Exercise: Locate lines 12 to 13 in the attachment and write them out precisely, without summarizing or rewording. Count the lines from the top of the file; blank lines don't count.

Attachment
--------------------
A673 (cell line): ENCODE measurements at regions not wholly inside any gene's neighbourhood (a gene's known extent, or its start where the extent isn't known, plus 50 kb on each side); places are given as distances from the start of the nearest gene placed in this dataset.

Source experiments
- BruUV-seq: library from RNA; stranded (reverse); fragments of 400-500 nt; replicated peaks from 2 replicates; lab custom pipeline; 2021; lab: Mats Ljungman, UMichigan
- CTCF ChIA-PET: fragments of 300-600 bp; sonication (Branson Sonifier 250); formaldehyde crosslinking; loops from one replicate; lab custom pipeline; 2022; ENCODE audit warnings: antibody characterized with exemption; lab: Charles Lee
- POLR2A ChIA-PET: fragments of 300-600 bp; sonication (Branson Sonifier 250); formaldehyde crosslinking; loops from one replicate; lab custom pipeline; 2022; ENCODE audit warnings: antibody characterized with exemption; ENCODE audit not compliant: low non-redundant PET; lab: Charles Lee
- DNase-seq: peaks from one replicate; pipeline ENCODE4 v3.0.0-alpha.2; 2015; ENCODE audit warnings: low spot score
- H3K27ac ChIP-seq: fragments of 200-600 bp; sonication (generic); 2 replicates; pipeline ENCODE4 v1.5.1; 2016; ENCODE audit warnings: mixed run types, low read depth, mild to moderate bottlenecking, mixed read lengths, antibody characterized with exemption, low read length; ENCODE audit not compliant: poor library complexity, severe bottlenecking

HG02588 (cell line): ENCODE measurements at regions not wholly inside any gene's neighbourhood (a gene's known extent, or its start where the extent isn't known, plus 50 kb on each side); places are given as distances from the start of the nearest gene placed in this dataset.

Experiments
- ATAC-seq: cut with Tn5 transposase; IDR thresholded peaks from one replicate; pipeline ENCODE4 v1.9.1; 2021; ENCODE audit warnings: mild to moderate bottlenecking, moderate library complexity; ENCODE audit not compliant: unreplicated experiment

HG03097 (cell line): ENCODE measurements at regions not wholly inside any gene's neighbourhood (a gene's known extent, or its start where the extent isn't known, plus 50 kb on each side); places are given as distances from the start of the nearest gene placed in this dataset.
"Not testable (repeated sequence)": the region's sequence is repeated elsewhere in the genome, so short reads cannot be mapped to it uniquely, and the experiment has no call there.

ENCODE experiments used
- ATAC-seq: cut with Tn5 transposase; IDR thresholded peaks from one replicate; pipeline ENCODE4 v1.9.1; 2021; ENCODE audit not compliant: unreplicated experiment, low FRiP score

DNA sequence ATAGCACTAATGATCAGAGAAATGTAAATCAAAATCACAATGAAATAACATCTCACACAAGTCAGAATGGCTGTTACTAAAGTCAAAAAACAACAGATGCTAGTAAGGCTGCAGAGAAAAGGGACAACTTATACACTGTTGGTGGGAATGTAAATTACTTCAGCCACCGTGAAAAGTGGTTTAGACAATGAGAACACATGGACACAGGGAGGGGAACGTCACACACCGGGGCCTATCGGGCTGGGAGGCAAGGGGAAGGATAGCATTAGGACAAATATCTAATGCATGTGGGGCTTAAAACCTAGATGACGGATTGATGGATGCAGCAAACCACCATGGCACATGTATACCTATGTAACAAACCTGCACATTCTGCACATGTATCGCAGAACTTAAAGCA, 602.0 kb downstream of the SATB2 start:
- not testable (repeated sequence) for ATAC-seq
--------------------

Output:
"Not testable (repeated sequence)": the region's sequence is repeated elsewhere in the genome, so short reads cannot be mapped to it uniquely, and the experiment has no call there.

ENCODE experiments used